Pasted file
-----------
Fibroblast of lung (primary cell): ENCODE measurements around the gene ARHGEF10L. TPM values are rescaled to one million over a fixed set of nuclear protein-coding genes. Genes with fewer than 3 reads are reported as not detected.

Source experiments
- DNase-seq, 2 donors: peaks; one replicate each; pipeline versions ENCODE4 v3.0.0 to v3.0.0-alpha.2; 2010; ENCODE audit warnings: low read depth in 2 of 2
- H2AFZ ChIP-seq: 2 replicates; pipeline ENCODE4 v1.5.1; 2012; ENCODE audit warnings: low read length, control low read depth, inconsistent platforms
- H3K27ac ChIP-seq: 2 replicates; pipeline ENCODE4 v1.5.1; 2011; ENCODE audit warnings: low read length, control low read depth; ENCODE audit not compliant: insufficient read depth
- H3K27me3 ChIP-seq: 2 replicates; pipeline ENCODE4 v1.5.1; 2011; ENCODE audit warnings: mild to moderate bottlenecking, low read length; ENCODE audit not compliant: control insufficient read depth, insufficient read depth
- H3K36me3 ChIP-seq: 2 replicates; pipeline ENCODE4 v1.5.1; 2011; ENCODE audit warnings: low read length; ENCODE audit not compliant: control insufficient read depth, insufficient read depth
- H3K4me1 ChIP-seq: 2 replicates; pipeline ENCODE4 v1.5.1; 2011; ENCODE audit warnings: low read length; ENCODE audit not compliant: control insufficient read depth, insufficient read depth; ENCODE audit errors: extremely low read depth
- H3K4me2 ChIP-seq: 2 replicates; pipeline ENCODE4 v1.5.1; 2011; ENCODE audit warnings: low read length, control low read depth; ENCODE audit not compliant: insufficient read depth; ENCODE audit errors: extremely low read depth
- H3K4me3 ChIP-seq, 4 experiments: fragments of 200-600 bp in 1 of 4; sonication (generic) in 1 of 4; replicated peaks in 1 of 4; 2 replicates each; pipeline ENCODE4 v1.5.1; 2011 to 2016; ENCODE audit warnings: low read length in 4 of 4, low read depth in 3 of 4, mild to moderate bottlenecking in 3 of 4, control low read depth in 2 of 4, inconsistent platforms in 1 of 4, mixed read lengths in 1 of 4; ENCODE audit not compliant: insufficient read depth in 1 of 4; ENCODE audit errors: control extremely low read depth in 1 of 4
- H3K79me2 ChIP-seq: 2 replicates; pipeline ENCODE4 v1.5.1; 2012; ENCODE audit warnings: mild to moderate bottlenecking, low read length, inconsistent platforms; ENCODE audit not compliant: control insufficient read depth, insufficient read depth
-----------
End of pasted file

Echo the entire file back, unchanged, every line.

Fibroblast of lung (primary cell): ENCODE measurements around the gene ARHGEF10L. TPM values are rescaled to one million over a fixed set of nuclear protein-coding genes. Genes with fewer than 3 reads are reported as not detected.

Source experiments
- DNase-seq, 2 donors: peaks; one replicate each; pipeline versions ENCODE4 v3.0.0 to v3.0.0-alpha.2; 2010; ENCODE audit warnings: low read depth in 2 of 2
- H2AFZ ChIP-seq: 2 replicates; pipeline ENCODE4 v1.5.1; 2012; ENCODE audit warnings: low read length, control low read depth, inconsistent platforms
- H3K27ac ChIP-seq: 2 replicates; pipeline ENCODE4 v1.5.1; 2011; ENCODE audit warnings: low read length, control low read depth; ENCODE audit not compliant: insufficient read depth
- H3K27me3 ChIP-seq: 2 replicates; pipeline ENCODE4 v1.5.1; 2011; ENCODE audit warnings: mild to moderate bottlenecking, low read length; ENCODE audit not compliant: control insufficient read depth, insufficient read depth
- H3K36me3 ChIP-seq: 2 replicates; pipeline ENCODE4 v1.5.1; 2011; ENCODE audit warnings: low read length; ENCODE audit not compliant: control insufficient read depth, insufficient read depth
- H3K4me1 ChIP-seq: 2 replicates; pipeline ENCODE4 v1.5.1; 2011; ENCODE audit warnings: low read length; ENCODE audit not compliant: control insufficient read depth, insufficient read depth; ENCODE audit errors: extremely low read depth
- H3K4me2 ChIP-seq: 2 replicates; pipeline ENCODE4 v1.5.1; 2011; ENCODE audit warnings: low read length, control low read depth; ENCODE audit not compliant: insufficient read depth; ENCODE audit errors: extremely low read depth
- H3K4me3 ChIP-seq, 4 experiments: fragments of 200-600 bp in 1 of 4; sonication (generic) in 1 of 4; replicated peaks in 1 of 4; 2 replicates each; pipeline ENCODE4 v1.5.1; 2011 to 2016; ENCODE audit warnings: low read length in 4 of 4, low read depth in 3 of 4, mild to moderate bottlenecking in 3 of 4, control low read depth in 2 of 4, inconsistent platforms in 1 of 4, mixed read lengths in 1 of 4; ENCODE audit not compliant: insufficient read depth in 1 of 4; ENCODE audit errors: control extremely low read depth in 1 of 4
- H3K79me2 ChIP-seq: 2 replicates; pipeline ENCODE4 v1.5.1; 2012; ENCODE audit warnings: mild to moderate bottlenecking, low read length, inconsistent platforms; ENCODE audit not compliant: control insufficient read depth, insufficient read depth